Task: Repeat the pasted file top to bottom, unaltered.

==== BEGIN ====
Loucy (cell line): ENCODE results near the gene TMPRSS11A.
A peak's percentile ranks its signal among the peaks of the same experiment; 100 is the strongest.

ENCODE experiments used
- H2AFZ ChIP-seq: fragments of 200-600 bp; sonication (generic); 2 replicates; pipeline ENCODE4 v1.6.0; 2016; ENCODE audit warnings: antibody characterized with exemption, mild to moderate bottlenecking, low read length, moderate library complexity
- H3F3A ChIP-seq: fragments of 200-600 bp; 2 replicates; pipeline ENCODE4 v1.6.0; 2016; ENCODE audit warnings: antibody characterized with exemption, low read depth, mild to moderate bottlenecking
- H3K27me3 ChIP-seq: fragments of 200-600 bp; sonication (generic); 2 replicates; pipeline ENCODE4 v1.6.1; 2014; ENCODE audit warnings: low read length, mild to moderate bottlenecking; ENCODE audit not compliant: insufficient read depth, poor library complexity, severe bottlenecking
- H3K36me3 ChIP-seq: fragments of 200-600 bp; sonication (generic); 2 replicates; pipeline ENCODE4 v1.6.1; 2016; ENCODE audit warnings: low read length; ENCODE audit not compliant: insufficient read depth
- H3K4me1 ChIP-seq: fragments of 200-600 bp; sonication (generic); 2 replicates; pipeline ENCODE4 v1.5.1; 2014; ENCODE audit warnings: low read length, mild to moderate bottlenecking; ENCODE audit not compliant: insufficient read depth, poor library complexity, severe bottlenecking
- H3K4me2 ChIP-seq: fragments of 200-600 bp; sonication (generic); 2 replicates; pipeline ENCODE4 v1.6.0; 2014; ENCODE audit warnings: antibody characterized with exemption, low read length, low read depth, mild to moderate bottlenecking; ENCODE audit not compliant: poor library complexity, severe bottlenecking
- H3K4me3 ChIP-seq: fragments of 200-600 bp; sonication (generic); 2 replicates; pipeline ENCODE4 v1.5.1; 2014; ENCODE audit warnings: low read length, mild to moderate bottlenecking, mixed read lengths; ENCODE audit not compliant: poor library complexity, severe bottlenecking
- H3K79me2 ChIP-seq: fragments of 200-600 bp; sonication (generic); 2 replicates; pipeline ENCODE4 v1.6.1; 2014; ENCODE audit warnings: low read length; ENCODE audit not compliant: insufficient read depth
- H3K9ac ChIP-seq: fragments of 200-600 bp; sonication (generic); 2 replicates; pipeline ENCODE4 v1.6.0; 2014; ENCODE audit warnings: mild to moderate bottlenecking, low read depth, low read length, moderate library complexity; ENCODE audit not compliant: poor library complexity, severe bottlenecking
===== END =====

Loucy (cell line): ENCODE results near the gene TMPRSS11A.
A peak's percentile ranks its signal among the peaks of the same experiment; 100 is the strongest.

ENCODE experiments used
- H2AFZ ChIP-seq: fragments of 200-600 bp; sonication (generic); 2 replicates; pipeline ENCODE4 v1.6.0; 2016; ENCODE audit warnings: antibody characterized with exemption, mild to moderate bottlenecking, low read length, moderate library complexity
- H3F3A ChIP-seq: fragments of 200-600 bp; 2 replicates; pipeline ENCODE4 v1.6.0; 2016; ENCODE audit warnings: antibody characterized with exemption, low read depth, mild to moderate bottlenecking
- H3K27me3 ChIP-seq: fragments of 200-600 bp; sonication (generic); 2 replicates; pipeline ENCODE4 v1.6.1; 2014; ENCODE audit warnings: low read length, mild to moderate bottlenecking; ENCODE audit not compliant: insufficient read depth, poor library complexity, severe bottlenecking
- H3K36me3 ChIP-seq: fragments of 200-600 bp; sonication (generic); 2 replicates; pipeline ENCODE4 v1.6.1; 2016; ENCODE audit warnings: low read length; ENCODE audit not compliant: insufficient read depth
- H3K4me1 ChIP-seq: fragments of 200-600 bp; sonication (generic); 2 replicates; pipeline ENCODE4 v1.5.1; 2014; ENCODE audit warnings: low read length, mild to moderate bottlenecking; ENCODE audit not compliant: insufficient read depth, poor library complexity, severe bottlenecking
- H3K4me2 ChIP-seq: fragments of 200-600 bp; sonication (generic); 2 replicates; pipeline ENCODE4 v1.6.0; 2014; ENCODE audit warnings: antibody characterized with exemption, low read length, low read depth, mild to moderate bottlenecking; ENCODE audit not compliant: poor library complexity, severe bottlenecking
- H3K4me3 ChIP-seq: fragments of 200-600 bp; sonication (generic); 2 replicates; pipeline ENCODE4 v1.5.1; 2014; ENCODE audit warnings: low read length, mild to moderate bottlenecking, mixed read lengths; ENCODE audit not compliant: poor library complexity, severe bottlenecking
- H3K79me2 ChIP-seq: fragments of 200-600 bp; sonication (generic); 2 replicates; pipeline ENCODE4 v1.6.1; 2014; ENCODE audit warnings: low read length; ENCODE audit not compliant: insufficient read depth
- H3K9ac ChIP-seq: fragments of 200-600 bp; sonication (generic); 2 replicates; pipeline ENCODE4 v1.6.0; 2014; ENCODE audit warnings: mild to moderate bottlenecking, low read depth, low read length, moderate library complexity; ENCODE audit not compliant: poor library complexity, severe bottlenecking